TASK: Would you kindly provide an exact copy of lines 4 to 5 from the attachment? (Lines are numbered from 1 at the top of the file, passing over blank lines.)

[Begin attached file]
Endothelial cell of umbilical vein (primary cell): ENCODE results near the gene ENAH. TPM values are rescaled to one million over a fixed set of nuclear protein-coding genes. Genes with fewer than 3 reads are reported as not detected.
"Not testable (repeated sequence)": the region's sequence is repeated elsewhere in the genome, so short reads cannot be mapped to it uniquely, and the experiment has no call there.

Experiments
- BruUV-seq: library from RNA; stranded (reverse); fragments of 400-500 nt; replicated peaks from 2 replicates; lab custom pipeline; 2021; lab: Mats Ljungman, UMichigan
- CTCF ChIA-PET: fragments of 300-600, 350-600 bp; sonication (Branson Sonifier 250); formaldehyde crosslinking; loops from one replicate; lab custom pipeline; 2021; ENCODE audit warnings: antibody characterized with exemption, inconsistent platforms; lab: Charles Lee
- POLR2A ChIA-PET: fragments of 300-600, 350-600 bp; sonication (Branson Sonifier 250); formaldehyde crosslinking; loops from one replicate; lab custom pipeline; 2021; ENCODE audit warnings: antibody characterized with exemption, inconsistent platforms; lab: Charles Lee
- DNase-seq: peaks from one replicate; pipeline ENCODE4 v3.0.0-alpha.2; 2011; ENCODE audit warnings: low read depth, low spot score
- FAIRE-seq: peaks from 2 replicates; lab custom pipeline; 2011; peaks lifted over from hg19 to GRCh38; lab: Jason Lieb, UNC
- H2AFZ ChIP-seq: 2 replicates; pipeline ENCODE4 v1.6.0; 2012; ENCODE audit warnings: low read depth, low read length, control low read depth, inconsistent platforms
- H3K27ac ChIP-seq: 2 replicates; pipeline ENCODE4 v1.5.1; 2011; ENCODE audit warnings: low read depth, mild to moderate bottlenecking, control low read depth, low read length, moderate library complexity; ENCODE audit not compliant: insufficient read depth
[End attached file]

- BruUV-seq: library from RNA; stranded (reverse); fragments of 400-500 nt; replicated peaks from 2 replicates; lab custom pipeline; 2021; lab: Mats Ljungman, UMichigan
- CTCF ChIA-PET: fragments of 300-600, 350-600 bp; sonication (Branson Sonifier 250); formaldehyde crosslinking; loops from one replicate; lab custom pipeline; 2021; ENCODE audit warnings: antibody characterized with exemption, inconsistent platforms; lab: Charles Lee